Tuesday, November 22, 2005

So, what went wrong with brand India?

I had a chance to speak to a Dutch student who was researching about Indian software companies and life of Indian software engineers in general. I asked the inevitable question “What’s the perception about India in your part of the world”. He gave 3 lines.
  1. Our people used to think India is a very pooor (sic) country. The IT industry is slowly changing that perception.
  2. There are a lot of uneducated unemployed people, and everyone else is in the software industry.
  3. All people in IT industry are exploited ones.
Actually, you could get the same impression reading comments to some of the most debated topics in Slashdot.

Some of these impressions aren’t entirely wrong, while some are impossibly, utterly-butterly wrong. The truth is we really haven’t marketed ourselves the way we’d like to. India, except for the odd discussions hovering being one of the best low-cost destinations etc, doesn’t really figure in the list of countries where one could lead a comfortable life.

We hear stories of a lot of the travelers who come to India and fall in love with the country. Some love the simple culture – staying as a family together, the not-too-materialistic lifestyle, a deep rooted history etc. Some love the people. Some love the diversity. But we certainly don’t hear about people preferring India as a country to work. How many people would be willing to work for a short stint in India? How many multinational companies have the Asia Pacific headquarters in India, compared to the likes of Singapore, Australia etc?

It’s perfectly understandable that infrastructure leaves a lot to be desired, bureaucracy simply sucks and quality of life is below even Asian average. But why not a short one/two year expatriation stint?

While India is one of the preferred destinations for tourism – one with old monuments, diverse culture et all, we still retain a huge part of the ‘poor country’ image, and not without reason. While general quality of life is not on par with developed countries, any expatriate could live a king’s life in India. The purchasing power and exchange rate ensures that any expatriate would be able to save a considerable sum, even after spending on tours etc. A luxury like servants which is almost impossible in other countries is so easily possible in India. But these are the kind of stuff that we never hear of.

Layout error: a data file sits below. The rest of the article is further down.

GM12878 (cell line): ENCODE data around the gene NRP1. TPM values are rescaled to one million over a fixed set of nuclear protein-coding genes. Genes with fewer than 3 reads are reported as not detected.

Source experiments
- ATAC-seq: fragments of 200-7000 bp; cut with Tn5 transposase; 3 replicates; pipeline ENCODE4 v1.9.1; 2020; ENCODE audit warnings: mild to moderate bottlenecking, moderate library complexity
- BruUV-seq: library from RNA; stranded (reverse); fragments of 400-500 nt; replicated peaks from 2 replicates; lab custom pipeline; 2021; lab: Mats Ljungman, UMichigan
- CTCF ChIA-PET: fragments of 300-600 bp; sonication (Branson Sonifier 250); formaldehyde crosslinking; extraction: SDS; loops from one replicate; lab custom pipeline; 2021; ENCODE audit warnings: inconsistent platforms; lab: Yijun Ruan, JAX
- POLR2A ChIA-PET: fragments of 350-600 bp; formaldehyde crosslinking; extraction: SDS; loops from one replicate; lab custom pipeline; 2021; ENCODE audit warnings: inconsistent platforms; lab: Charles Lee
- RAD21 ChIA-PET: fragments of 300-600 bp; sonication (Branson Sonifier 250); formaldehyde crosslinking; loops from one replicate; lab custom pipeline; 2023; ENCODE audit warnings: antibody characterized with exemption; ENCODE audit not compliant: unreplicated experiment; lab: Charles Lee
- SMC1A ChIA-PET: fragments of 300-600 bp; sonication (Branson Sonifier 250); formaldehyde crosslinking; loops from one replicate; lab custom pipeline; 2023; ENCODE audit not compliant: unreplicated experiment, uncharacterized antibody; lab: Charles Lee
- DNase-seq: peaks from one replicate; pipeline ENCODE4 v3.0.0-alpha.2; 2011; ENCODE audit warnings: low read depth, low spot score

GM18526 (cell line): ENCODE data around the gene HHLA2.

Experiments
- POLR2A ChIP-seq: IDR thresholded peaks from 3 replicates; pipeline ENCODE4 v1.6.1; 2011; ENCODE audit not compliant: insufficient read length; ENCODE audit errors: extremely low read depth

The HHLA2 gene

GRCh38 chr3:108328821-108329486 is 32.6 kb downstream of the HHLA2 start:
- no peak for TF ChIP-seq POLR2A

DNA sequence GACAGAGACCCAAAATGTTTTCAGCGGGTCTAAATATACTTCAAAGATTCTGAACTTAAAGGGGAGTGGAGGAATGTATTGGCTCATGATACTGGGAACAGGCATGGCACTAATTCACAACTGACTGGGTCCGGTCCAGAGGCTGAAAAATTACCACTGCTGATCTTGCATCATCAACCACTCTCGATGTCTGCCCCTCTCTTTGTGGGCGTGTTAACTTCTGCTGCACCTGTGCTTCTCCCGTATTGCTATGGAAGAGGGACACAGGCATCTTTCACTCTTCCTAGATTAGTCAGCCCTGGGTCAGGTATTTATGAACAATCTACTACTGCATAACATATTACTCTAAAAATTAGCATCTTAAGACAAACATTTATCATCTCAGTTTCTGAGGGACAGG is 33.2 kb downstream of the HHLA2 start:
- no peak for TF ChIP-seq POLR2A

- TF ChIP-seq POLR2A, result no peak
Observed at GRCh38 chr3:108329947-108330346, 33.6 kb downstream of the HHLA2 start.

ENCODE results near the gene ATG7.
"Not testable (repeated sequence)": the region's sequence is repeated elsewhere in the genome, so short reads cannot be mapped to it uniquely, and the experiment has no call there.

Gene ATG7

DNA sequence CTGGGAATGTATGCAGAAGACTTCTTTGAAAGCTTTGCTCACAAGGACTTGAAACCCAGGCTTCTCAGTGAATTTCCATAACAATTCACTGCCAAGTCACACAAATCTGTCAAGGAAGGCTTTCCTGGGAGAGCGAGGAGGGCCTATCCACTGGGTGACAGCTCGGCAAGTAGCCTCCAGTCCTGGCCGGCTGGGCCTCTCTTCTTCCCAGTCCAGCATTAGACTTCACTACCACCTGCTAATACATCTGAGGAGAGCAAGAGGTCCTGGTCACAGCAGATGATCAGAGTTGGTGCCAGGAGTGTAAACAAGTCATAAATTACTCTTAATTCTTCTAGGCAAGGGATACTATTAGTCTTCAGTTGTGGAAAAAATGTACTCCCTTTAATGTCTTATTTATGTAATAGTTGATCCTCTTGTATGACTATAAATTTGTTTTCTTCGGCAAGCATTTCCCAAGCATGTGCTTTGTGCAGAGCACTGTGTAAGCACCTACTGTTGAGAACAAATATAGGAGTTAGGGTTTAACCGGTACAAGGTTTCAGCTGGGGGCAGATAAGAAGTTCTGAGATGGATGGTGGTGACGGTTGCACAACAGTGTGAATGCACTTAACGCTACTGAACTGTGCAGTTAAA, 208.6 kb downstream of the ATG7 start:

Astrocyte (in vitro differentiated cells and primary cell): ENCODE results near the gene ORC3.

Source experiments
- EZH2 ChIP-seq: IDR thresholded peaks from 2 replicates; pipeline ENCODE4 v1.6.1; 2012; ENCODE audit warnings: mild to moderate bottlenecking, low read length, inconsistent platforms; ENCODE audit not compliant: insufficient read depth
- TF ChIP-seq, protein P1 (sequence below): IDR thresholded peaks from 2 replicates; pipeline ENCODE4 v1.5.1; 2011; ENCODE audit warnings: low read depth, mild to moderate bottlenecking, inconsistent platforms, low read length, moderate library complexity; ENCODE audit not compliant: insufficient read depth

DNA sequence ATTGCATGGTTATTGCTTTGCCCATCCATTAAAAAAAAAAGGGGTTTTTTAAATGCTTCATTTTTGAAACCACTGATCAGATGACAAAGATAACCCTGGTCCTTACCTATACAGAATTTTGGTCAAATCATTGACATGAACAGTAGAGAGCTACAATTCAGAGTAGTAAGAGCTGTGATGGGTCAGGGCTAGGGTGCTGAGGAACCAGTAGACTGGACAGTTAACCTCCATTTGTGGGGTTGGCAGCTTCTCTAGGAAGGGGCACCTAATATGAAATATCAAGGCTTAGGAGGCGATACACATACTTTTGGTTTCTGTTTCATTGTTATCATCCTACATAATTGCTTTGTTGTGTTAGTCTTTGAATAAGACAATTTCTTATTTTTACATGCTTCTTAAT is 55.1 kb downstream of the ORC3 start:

On the contrary, the clichéd phrase we all have heard one thousand times is “India is a land of snake charmers”.

Having born and brought up in the cities in India, I’ve never even seen one of those guys. Actually, I’ve read so much about them that I almost long for seeing those guys. For anyone who was nurtured in middle to upper-middle to upper class neighborhood in an Indian city, snake charmers are guys you could hear of only in news reports. The sad part is that this is the perception about us elsewhere.

I guess we need some serious action on all fronts to change these perceptions – that India is not alone a land of snake charmers; that not all employed Indians are in the IT industry; that not all IT industry employees are exploited ones; that India is not a poor country but one with a lot of poor people.

I think the only way to achieve this is to be open to others to see the truth first hand. If globalization is the solution, so be it. Let’s welcome it with both the hands.

8 Comments:

At Wednesday, November 23, 2005 1:23:00 PM, Blogger Jammy said...

Agree with most of the article. But "not all IT industry employees are exploited ones"???
If you compare the compensation in developed countries and India (or even what we charge for our people with the client and what we pay them), then all of us are. But if you base it on our standard of living, then I don't think we are exploited at all.

 
At Wednesday, November 23, 2005 1:40:00 PM, Blogger Govar said...

Yeah thats the point. Indian IT employees areen't exploited ones, but what is exploited is the exchange rate dfference, which is anyway the essence of liberalization.

 
At Wednesday, November 23, 2005 8:00:00 PM, Anonymous Anonymous said...

http://www.forbes.com/forbes/2005/1128/058.html?_requestid=3951

 
At Wednesday, November 23, 2005 10:47:00 PM, Anonymous vijeta said...

We had a similar discussion in the class today...n we were asked to relate different countries with whatever comes to one's mind as soon as one hears the name of the country..
we had many interesting responses such as china-low cost,Japan-high tech, Germany-engg, France-wine n fashion, etc etc n when it came to India it was but poor image n land of snake charmers!!
And ofcourse its indeed a long journey before we changed the premise but think that's very much possible jus as was made posssible by China n Japan of their being low quality products!

 
At Sunday, November 27, 2005 12:12:00 AM, Blogger Kaps said...

good post.

"India is not a poor country but a country with lot of poor people" - P Chidambaram used the same words in his interview to BBC's Hard Talk.

 
At Sunday, November 27, 2005 1:22:00 AM, Blogger Govar said...

Thanks Kaps.

ANd yeah, those are his words. I just flicked it from him, but it's become to common and popular to acknowledge the source. :)

 
At Wednesday, December 21, 2005 5:48:00 PM, Anonymous kamal said...

Well said, But my point of view about indian engineers. though i m one of them(this is little out of the topic). "Indian engineers can do most unintersting things in the world, which in world no one would like to do, and still would say i love my work". I feel the Global MNC are enjoying Jucies at very cheap rate. Also it is very easy to make indian PPl happy just cuz of simple reason "A person thinks i m earning kewl at age of 26-27 what my dad is earning right now" GREAT JOB DONE...

 
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